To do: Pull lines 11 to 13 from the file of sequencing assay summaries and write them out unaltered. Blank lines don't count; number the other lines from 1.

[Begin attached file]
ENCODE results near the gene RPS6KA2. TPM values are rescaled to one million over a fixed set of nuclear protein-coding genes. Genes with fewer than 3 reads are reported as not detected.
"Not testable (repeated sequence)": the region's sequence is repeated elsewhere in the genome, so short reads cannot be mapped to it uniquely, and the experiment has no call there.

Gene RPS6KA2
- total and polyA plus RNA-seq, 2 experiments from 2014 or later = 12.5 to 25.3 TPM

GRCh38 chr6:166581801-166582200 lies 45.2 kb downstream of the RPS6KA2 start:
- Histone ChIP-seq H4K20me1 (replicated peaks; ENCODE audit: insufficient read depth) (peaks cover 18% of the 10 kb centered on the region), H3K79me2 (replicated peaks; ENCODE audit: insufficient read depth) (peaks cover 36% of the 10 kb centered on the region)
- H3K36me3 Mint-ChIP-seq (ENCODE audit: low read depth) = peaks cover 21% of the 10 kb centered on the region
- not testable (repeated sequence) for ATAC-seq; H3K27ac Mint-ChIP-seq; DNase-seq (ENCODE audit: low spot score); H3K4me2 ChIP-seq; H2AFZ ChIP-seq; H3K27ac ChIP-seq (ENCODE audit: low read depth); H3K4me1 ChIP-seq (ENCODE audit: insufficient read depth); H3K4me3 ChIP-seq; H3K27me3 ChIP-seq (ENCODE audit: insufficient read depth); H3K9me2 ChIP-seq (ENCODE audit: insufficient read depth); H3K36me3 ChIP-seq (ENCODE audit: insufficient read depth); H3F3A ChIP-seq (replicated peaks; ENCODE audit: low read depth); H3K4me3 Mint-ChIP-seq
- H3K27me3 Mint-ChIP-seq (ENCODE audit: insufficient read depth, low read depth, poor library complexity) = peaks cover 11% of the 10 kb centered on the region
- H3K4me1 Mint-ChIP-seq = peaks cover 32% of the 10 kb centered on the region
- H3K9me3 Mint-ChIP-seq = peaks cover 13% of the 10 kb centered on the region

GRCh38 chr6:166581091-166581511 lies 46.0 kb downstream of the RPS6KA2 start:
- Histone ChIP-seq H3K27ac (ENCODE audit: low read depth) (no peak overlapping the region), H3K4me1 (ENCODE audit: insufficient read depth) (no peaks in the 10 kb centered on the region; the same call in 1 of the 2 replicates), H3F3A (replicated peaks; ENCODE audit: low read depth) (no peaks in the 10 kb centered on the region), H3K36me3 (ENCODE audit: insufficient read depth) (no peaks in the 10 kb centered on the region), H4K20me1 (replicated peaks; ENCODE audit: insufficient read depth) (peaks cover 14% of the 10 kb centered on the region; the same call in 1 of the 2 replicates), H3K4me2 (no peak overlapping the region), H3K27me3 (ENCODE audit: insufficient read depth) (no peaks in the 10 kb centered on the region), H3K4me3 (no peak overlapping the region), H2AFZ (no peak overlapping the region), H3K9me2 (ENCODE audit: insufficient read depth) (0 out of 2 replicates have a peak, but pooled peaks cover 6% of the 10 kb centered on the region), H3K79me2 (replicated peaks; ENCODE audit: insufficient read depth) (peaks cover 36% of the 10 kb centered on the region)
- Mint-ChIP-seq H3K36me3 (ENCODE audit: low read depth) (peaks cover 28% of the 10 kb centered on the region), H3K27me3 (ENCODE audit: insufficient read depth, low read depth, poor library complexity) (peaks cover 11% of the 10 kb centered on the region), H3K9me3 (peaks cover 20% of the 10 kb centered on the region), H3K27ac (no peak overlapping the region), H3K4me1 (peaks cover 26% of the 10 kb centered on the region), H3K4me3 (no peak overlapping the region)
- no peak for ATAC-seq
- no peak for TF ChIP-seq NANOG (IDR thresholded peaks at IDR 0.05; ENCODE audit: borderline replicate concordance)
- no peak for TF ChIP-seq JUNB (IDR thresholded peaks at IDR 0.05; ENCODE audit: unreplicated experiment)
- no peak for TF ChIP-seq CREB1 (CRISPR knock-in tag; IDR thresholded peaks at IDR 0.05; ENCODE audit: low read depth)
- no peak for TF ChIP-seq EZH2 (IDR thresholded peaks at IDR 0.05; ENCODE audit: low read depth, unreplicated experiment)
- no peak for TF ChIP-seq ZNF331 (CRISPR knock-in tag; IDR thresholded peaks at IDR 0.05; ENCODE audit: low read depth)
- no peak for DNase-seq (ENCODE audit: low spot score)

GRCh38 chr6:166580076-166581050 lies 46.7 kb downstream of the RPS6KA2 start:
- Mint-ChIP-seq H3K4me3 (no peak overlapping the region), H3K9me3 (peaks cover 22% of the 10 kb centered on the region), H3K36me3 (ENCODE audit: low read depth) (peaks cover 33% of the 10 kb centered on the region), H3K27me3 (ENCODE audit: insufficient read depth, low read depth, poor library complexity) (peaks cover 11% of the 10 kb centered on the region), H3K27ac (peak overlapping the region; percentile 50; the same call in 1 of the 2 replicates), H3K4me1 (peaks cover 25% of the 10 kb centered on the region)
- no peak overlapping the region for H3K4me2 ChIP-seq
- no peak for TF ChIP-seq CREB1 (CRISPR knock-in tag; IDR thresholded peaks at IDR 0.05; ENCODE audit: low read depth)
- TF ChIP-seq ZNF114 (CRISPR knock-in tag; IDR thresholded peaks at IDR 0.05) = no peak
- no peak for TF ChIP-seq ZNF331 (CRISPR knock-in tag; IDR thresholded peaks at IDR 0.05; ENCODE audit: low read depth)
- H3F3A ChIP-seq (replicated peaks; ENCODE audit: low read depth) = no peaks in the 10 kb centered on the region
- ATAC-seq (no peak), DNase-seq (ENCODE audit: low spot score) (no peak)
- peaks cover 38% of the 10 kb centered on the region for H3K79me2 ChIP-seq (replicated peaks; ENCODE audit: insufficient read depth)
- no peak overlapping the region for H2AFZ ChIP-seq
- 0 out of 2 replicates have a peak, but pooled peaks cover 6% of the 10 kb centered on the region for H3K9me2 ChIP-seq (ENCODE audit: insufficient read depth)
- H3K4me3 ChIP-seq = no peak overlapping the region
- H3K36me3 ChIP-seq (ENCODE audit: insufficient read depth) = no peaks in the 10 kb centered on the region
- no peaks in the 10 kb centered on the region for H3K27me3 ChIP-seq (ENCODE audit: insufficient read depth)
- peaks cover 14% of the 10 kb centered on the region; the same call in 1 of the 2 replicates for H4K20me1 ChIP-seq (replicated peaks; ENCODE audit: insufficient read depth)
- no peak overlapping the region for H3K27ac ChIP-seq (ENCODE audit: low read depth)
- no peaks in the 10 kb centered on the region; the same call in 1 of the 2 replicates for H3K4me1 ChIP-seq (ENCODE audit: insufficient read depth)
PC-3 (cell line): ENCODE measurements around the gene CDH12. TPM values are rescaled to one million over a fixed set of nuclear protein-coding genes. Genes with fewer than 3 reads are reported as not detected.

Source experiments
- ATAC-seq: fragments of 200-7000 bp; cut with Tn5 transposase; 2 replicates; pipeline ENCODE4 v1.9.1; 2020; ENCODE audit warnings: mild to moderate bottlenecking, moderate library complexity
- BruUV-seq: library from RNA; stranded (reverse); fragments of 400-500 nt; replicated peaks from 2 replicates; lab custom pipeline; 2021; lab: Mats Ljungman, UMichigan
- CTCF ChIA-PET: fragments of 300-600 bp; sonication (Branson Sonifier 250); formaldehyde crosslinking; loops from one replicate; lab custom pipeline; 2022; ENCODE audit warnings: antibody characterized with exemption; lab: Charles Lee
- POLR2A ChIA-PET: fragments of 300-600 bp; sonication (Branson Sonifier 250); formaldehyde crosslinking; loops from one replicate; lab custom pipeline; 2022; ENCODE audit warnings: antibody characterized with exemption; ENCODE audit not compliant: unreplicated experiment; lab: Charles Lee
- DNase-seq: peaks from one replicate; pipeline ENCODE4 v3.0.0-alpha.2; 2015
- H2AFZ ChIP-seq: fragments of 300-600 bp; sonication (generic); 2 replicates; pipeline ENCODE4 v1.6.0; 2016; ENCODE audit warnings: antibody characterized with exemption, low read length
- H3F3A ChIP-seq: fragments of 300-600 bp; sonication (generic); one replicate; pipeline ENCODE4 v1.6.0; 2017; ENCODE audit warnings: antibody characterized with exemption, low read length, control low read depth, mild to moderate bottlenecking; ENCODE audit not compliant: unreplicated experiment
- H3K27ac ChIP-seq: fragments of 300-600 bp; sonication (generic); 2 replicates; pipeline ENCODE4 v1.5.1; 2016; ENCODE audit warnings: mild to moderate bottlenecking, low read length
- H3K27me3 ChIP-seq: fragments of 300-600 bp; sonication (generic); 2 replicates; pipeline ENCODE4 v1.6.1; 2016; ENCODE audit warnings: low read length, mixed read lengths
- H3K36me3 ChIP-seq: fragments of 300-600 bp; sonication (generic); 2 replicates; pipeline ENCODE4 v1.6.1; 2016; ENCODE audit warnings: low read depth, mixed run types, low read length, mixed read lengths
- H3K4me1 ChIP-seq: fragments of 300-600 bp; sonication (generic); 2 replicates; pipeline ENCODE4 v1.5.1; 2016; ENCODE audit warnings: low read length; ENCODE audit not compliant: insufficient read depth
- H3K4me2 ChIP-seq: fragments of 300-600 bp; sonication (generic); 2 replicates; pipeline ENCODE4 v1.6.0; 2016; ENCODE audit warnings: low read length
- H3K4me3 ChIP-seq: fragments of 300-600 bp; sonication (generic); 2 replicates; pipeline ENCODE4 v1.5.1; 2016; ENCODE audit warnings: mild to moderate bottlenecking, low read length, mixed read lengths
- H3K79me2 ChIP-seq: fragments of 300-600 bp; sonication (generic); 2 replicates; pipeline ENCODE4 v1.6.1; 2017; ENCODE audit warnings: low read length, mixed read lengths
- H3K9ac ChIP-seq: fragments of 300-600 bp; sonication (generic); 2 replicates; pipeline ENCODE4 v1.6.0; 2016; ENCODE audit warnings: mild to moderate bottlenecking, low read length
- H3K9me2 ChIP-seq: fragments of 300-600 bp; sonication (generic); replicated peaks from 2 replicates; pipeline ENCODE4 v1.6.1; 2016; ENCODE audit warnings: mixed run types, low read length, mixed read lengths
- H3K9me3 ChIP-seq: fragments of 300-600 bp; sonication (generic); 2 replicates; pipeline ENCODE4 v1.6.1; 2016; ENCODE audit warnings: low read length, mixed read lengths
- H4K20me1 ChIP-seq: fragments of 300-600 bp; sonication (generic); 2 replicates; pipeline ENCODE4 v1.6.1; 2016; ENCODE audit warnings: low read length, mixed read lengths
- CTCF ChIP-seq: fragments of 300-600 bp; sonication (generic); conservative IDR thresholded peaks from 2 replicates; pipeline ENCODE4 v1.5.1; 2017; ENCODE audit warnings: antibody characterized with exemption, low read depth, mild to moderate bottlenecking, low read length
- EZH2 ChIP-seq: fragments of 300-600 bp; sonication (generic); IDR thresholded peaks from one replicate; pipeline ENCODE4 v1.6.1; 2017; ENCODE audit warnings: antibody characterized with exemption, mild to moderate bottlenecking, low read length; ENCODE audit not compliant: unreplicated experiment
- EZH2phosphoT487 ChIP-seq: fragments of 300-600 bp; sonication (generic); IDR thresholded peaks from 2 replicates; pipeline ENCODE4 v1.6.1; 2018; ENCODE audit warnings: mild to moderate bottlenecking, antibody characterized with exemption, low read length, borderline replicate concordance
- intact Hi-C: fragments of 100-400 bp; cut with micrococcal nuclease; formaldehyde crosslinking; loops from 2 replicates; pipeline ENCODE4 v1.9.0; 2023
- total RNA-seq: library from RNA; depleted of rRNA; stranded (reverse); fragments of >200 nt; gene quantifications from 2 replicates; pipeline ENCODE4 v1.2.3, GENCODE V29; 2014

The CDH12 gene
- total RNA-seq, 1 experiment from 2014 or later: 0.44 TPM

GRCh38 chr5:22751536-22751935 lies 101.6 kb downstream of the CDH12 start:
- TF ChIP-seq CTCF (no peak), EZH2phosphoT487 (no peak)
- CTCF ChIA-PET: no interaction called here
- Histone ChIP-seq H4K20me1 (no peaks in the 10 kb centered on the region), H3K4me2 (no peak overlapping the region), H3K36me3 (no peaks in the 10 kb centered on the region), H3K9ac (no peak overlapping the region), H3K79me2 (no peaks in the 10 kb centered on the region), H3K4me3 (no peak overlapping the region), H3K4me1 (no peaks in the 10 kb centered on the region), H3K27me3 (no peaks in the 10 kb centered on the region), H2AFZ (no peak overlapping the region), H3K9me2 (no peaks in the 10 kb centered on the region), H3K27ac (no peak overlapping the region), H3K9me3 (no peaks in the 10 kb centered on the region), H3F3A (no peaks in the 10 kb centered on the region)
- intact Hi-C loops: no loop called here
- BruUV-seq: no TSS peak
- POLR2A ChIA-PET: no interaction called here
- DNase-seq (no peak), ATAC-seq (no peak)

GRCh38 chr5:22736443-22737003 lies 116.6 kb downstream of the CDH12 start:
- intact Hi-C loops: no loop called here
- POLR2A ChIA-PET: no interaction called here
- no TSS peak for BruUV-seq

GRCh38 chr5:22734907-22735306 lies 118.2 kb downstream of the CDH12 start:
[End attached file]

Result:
- H3K9me3 Mint-ChIP-seq = peaks cover 13% of the 10 kb centered on the region

GRCh38 chr6:166581091-166581511 lies 46.0 kb downstream of the RPS6KA2 start:
- Histone ChIP-seq H3K27ac (ENCODE audit: low read depth) (no peak overlapping the region), H3K4me1 (ENCODE audit: insufficient read depth) (no peaks in the 10 kb centered on the region; the same call in 1 of the 2 replicates), H3F3A (replicated peaks; ENCODE audit: low read depth) (no peaks in the 10 kb centered on the region), H3K36me3 (ENCODE audit: insufficient read depth) (no peaks in the 10 kb centered on the region), H4K20me1 (replicated peaks; ENCODE audit: insufficient read depth) (peaks cover 14% of the 10 kb centered on the region; the same call in 1 of the 2 replicates), H3K4me2 (no peak overlapping the region), H3K27me3 (ENCODE audit: insufficient read depth) (no peaks in the 10 kb centered on the region), H3K4me3 (no peak overlapping the region), H2AFZ (no peak overlapping the region), H3K9me2 (ENCODE audit: insufficient read depth) (0 out of 2 replicates have a peak, but pooled peaks cover 6% of the 10 kb centered on the region), H3K79me2 (replicated peaks; ENCODE audit: insufficient read depth) (peaks cover 36% of the 10 kb centered on the region)